a product when there are no true “detoxing” ingredients in the food or drink. Most humans with working livers do not, in fact, store up “toxins” in their bodies that need to be cleansed or released; we would all have been dead far before the detox craze hit, if this were the case. “Detox Water” recipes, for instance, are often just fruit mixed with water. This is absolutely not dangerous, and the use of the word “detox” here is simply taking advantage of this current fad in the diet world in order to get more likes/pins/attention.

A product or change that TRULY encourages your body to release
toxins should absolutely NOT be used while breastfeeding. Anything that is released into your bloodstream (such as potential toxins) is also released into your breast milk and can be passed on to baby.



Meal Replacement Shakes & Bars, and Protein Powders

Meal replacement products are generally nutritionally inferior to healthy meals comprised of whole foods. Most contain artificial flavors, colors, sweeteners, and genetically modified ingredients as well as other questionable ingredients. The ideal diet for any person, including breastfeeding mothers, would be comprised of natural, high nutrient, whole foods such as fruits, vegetables, protein from animal and/or plant sources, whole grains or other complex carbohydrates, and healthy “good” fats. If you do choose to consume protein/meal replacement shakes or bars, note that these products should only be used as snack-style additions to your already healthy diet, and should never replace a healthy meal.

For more on the “ideal” diet for nursing moms, check out these links: and

Fat Burners & Pre-Workout

Most workout supplements contain branch chain amino acids, BCAA, and a fat burner or metabolism enhancer, all designed to speed up the recovery process or give you the “high” to get through a good workout. These additives may pass through breast milk and cause side-effects including weight loss in babies, and as it is not well studied, nursing mothers should avoid them for baby’s safety.


Artificial & Natural Low Calorie Sweeteners


Many popular diet products contain artificial sweeteners, and there are passionate feelings on both sides of the fence regarding the safety of these products. Artificial sweeteners are by no means part of a healthy, whole-foods diet, and should ideally be avoided for one’s general well-being. Here is what the current experts say about some popular sweeteners, regarding safety for use during lactation:

Nutrasweet (aspartame)
According to Hale (Medications and Mothers’ Milk, 2012), Nutrasweet (aspartame) levels in mother’s milk are too low to produce significant side effects in infants who do not have PKU (phenylketonuria). It IS contraindicated in babies with proven PKU. Hale lists aspartame in Lactation Risk Category L1 (safest), but L5 (contraindicated) if baby has PKU.

Splenda (sucralose)
According to Hale (Medications and Mothers’ Milk, 2012), there has been little research on sucralose in breastfeeding women. Per Hale, it is poorly absorbed from the GI tract and is excreted unchanged in the urine. The United States FDA considers sucralose to be safe for use in breastfeeding women. Hale lists sucralose in Lactation Risk Category L2 (safer).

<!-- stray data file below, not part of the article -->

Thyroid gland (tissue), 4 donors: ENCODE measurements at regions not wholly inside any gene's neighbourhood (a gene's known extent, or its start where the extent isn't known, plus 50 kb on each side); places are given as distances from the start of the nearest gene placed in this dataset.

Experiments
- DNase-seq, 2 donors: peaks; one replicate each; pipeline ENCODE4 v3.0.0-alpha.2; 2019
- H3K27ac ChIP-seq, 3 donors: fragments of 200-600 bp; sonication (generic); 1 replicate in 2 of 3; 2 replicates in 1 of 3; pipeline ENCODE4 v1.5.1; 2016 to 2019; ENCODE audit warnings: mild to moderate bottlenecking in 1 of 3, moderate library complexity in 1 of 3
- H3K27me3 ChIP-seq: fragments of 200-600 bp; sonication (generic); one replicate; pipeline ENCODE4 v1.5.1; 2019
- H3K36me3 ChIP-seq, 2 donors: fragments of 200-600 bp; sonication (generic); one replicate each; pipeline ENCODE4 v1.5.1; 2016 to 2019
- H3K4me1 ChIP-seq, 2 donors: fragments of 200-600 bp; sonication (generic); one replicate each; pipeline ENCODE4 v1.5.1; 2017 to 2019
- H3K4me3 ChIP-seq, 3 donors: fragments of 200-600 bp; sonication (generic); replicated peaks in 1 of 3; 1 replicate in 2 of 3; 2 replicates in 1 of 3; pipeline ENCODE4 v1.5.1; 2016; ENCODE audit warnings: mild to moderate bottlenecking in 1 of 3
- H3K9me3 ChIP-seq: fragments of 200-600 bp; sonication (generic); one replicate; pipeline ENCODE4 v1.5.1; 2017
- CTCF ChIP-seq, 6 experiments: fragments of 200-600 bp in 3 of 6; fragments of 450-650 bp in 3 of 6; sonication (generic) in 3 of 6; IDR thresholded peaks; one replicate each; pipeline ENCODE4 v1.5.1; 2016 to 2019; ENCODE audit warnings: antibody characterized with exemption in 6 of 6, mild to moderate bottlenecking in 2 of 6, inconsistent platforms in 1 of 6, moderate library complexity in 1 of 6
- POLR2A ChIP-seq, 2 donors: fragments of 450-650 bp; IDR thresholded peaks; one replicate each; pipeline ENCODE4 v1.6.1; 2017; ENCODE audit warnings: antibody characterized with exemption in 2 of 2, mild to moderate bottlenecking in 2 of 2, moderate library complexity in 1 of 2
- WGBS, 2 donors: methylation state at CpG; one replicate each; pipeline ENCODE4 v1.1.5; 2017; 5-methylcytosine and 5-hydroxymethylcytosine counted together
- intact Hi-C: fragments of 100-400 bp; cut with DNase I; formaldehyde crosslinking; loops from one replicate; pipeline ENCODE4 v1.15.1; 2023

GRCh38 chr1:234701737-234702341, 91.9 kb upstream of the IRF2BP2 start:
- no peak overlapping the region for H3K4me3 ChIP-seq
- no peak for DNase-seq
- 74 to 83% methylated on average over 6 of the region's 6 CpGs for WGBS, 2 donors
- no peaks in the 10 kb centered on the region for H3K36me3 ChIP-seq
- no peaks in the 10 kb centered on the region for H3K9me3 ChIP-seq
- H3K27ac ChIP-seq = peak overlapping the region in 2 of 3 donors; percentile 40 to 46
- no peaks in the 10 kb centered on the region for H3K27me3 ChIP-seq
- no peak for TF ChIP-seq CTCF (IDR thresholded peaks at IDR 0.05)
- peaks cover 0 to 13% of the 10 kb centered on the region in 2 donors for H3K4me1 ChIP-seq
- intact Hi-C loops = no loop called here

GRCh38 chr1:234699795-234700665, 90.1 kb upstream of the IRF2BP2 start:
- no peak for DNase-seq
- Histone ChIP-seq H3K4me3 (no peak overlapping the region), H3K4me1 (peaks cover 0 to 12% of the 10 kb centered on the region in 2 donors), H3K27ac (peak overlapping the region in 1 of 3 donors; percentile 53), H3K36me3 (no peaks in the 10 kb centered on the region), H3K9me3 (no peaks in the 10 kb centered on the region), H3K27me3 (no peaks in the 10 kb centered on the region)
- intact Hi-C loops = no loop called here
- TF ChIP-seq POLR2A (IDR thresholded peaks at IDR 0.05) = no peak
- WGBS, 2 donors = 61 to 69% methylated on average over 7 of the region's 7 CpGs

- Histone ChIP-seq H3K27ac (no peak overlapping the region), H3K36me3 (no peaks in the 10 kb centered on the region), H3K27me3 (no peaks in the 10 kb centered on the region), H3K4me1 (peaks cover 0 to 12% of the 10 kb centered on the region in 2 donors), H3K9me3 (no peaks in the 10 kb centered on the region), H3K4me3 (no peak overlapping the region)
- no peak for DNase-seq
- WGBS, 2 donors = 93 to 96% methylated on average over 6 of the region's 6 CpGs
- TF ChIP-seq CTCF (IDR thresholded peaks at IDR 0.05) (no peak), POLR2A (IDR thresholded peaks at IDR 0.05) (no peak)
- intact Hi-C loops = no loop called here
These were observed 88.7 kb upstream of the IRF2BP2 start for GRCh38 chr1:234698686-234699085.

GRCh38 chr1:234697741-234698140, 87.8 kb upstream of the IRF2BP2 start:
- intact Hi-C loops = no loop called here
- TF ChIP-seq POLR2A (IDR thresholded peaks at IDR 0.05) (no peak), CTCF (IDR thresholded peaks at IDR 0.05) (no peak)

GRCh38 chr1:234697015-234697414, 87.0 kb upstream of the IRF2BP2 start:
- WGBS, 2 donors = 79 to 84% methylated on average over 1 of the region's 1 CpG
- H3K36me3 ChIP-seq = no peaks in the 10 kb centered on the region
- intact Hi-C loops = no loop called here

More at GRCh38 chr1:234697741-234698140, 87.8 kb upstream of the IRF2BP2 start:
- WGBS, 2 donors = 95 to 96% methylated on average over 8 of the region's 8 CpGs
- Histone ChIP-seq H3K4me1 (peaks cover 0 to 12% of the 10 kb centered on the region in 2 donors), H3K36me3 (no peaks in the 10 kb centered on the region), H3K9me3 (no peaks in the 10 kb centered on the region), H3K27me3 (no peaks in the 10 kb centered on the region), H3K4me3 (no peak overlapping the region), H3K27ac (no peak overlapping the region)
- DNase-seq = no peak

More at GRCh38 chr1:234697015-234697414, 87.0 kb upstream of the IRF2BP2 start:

Sorbitol is a sugar alcohol found naturally in some fruits and vegetables and is used as a sweetener in foods and medications. It’s not listed in Hale, but is unlikely to be a problem breastfeeding-wise.​ It’s commonly used in toothpaste, sugar-free chewing gum, etc.

Per Hale (Medications and Mothers’ Milk, 2012), milk levels of saccharin tend to accumulate over time, but still are considered minimal. Moderate intake should not be a problem for nursing mothers. Hale classifies it in Lactation Risk Category L3 (probably safe).

Stevia (​Stevia rebaudiana)
Stevia is a very sweet herb that is used by many as a zero-calorie sugar substitute. Rebaudioside A (purified from Stevia rebaudiana) is “generally recognized as safe” (GRAS) as a sweetening agent for foods by the US Food and Drug Administration, but no studies have been done on pregnant or breastfeeding women. Hale (Medications and Mothers’ Milk, 2012) recommends caution when it comes to using stevia while breastfeeding because many different herbs in the same genus are being used as natural sweeteners, and because there are no studies on the use of stevia in breastfeeding women. He classifies stevia in Lactation Risk Category L3 (probably safe).


Popular Diet Programs & Products

We do understand that some moms prefer to try diet programs, cleanses, or products to kick-start their weight loss journey. Some of these are safe for breastfeeding, and some are not. Here is a rundown of currently popular products, common ingredients, and programs, and their safety for use by nursing mothers. Please note that this list is far from exhaustive, and you should ALWAYS contact your doctor or IBCLC to discuss the possible risks and effects of a diet program on your health and the health of your baby.

Visit our file here for a table of popular workout supplements and programs.

Baby Wearing

Baby wearing can be a savior for some mommas. As we are not experts on the subject, this article is simply a list of resources to point you to people who are actually experts on the subject.


Babywearing International, Inc. is a non-profit organization whose mission is to promote baby wearing as a universally accepted practice, with benefits for both child and caregiver, through education and support.

Facebook groups dedicated to baby wearing:


DIY baby wearing groups, if you want to make your own:

Groups from which you can buy used carriers:

Great tutorials on baby wearing:

To find a group near you, you can search Facebook with your city and “baby wearing” or check: